The spray process is an umbrella name for multiple processes. All involve using a coating material in the form of a wire, rod, or powder that is melted by one of the following sources of energy.
The molten powder, wire, or rod is accelerated and propelled towards the substrate by gas or an atomization jet. The particles build up and coat the material.
- Flame and Arc Welding (also called TSA, TSZ, TWAS): uses fuel such as acetylene or an electric arc to create required heat.
- Plasma Transferred Arc Welding (PTA): uses ionized gas and powder to coat materials
- HVOF (high-velocity oxyfuel): uses pressurized gas combined with powder.
- Detonation Gun Spraying: mix of gas, oxygen, and powder is ignited in a gun barrel
- Cold Spray: Deformable particles are introduced to a supersonic preheated gas stream. Only plastic materials can be used.
The coating can be applied at different thicknesses.
It is used to repair worn components and machine parts or to improve performance and promote longer component life.
Components frequently last 50% to 75% longer when treated.
A quick example of Spray Welding
Arc Spray Welding
The Arc Spray process uses DC power to energize negative and positive wires, which are fed through a gun head.
The wires arc against each other in the head, creating the heat necessary to create molten metal.
Air that is compressed is introduced into the arc, atomizing the molten metal and then moving the droplets to the material being worked on.
The droplets interlock on top of each other to create the weld or bond.
- Requires Amperage at or above Transition Level (short circuit then globular then spray arc)
- Transition – The point at which the weld pool changes. For example, if the voltage is too low for the ipm, the wire will strike the parent material. By raising the voltage to the transition level, the arc length will be increased to the short circuit transition level.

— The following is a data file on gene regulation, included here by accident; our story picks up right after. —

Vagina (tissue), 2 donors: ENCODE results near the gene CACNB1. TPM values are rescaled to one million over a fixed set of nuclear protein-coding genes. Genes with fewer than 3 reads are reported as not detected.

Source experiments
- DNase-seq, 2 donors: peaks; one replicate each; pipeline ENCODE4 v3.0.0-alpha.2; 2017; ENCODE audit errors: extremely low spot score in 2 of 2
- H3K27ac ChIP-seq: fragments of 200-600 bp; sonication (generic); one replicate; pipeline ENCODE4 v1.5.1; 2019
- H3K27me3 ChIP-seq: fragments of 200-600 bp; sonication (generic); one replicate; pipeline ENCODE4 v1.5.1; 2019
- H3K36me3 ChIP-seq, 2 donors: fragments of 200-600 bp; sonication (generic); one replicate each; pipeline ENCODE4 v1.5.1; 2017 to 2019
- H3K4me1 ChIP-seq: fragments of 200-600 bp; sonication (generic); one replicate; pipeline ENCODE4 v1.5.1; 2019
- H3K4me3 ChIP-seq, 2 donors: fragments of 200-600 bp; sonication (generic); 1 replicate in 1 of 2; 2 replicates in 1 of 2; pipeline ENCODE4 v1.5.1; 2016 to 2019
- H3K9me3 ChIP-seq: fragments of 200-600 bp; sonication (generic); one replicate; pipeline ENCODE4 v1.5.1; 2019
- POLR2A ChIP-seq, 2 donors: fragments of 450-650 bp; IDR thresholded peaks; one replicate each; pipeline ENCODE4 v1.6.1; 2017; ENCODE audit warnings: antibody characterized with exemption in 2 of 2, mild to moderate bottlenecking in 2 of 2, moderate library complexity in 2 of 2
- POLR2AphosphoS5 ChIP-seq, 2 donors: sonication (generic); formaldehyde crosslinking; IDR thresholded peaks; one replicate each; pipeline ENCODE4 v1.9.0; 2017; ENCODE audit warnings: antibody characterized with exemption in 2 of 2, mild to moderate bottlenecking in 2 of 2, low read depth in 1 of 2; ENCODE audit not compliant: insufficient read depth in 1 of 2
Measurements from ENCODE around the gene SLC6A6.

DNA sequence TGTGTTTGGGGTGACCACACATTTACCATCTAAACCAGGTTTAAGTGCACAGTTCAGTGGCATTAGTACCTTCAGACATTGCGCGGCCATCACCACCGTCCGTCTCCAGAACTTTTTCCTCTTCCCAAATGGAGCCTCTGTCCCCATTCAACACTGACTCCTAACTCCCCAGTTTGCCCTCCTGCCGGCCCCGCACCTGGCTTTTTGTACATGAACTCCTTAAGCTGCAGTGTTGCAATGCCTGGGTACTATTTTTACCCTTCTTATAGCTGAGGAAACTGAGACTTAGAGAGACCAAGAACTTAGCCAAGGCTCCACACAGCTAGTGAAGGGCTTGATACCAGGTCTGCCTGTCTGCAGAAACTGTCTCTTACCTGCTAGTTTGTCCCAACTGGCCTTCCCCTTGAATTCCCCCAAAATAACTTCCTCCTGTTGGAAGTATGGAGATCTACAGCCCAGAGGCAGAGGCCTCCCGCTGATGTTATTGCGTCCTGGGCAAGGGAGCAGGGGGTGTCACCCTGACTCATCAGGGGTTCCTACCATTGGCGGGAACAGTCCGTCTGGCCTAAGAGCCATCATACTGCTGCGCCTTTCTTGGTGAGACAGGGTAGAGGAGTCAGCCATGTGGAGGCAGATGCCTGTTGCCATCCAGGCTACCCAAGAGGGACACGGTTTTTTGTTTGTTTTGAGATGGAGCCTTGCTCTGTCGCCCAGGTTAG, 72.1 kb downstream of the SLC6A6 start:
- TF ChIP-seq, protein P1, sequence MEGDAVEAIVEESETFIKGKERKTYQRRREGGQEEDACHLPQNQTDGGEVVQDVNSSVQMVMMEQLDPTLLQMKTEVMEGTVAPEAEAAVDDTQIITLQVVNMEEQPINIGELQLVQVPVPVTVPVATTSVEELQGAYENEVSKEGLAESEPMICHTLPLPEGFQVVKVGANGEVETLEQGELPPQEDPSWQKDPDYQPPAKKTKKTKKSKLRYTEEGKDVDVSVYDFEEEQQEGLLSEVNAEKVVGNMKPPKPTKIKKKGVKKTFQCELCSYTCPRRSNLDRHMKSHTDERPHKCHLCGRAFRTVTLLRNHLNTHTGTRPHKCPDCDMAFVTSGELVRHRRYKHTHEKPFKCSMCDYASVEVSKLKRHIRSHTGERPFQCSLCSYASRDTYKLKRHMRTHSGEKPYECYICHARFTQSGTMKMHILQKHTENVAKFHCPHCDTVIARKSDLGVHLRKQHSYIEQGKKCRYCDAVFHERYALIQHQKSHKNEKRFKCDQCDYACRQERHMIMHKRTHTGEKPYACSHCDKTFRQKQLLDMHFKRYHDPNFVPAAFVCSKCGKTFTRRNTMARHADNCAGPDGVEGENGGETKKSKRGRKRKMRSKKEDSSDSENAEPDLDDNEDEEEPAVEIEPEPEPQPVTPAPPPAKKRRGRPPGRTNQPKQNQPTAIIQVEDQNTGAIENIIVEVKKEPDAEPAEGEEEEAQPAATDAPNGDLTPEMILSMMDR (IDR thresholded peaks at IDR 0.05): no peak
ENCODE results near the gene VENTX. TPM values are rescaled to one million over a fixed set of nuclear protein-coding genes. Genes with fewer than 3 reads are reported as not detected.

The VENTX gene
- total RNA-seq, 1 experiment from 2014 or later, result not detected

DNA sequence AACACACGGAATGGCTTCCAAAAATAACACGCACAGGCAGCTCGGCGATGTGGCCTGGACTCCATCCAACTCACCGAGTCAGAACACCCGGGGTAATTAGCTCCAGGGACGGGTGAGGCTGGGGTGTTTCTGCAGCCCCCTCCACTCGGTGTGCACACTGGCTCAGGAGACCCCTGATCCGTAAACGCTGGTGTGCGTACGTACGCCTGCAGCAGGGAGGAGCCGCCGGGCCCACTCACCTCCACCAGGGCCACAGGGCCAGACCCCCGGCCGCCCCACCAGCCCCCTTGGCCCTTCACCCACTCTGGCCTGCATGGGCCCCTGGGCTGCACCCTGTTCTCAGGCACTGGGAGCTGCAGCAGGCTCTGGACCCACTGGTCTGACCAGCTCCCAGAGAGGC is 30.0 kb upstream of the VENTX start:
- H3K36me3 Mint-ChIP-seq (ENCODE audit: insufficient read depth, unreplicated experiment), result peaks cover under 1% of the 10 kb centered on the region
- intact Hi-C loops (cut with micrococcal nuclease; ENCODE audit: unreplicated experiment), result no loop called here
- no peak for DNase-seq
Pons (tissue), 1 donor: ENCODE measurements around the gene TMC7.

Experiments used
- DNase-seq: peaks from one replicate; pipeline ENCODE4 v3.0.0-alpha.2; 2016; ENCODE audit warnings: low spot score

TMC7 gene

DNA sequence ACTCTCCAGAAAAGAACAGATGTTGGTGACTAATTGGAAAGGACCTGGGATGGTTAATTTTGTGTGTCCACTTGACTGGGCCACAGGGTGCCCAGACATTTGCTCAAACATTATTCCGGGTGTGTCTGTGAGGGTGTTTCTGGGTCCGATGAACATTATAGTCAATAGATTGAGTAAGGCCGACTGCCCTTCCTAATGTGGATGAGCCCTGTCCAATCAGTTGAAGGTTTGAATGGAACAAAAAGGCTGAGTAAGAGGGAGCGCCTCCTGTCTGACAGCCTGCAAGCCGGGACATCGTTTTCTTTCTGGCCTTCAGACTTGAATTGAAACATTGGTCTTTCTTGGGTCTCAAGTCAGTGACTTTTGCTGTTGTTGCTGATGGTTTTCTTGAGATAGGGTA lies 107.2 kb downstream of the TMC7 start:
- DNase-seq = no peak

- In spray arc mode, the wire forms a point (funnel) at the electrode wire end
- Very small droplets are formed and sprayed on the weld puddle
- 650 Amp power source
- Positive and Negative Power lead hookup
- Two spools of Zinc, Zn/Al or Aluminum
- Preheat surface to be sprayed (do not pre-heat aluminum, copper, titanium, manganese alloys due to oxide film formation. Best to under heat.
- One wire is energized positive and the other negative
- Wires are fed through a spray welding system
- Both wires meet at the gun head and create an arc
- Dry compressed air atomizes the material and propels it
- The spraying torch much be perpendicular to the surface; otherwise, porosity increases (avoid sharp edges, narrows holes)
Flame Spraying Process
The process uses one of several welding gases for fuel:
Wire or powder is injected into the flame, where it melts and is sprayed onto the work.
Equipment requirements are minimal, and it can be applied off or on-site. It is also inexpensive.
Ignition occurs outside the torch.
The spraying distance is 100 to 200 mm.
Advantages of flame spray include relatively low surface heating (350 to 450C), high deposition rates (60-95%), flexibility, and simplicity of the process.
The downsides of flame welding include low adhesion, high porosity, low heating efficiency, and it is not possible to spray materials with a melting point over 2800C.
Plasma Spraying Process (PTA)
The plasma spray process was developed to spray ceramics, although plastics and metals can be treated. The process can be automated and requires fewer steps than other spray welding processes.
The plasma spray welding process has the greatest amount of versatility. Here, gas is used (hydrogen, helium, nitrogen, argon) with an electric arc ionizing the gas.
The process operates at over 10,000C, which is hotter than the melting point for metals. The powder is injected into the flame, melted, and moved to the material being sprayed.
The advantages of the plasma transferred arc welding process include that it is easy to apply. It has a bigger size of cermet particles. It has higher wear resistance, low or no porosity, thick coatings, and low heating of the substrate when compared to GTAW.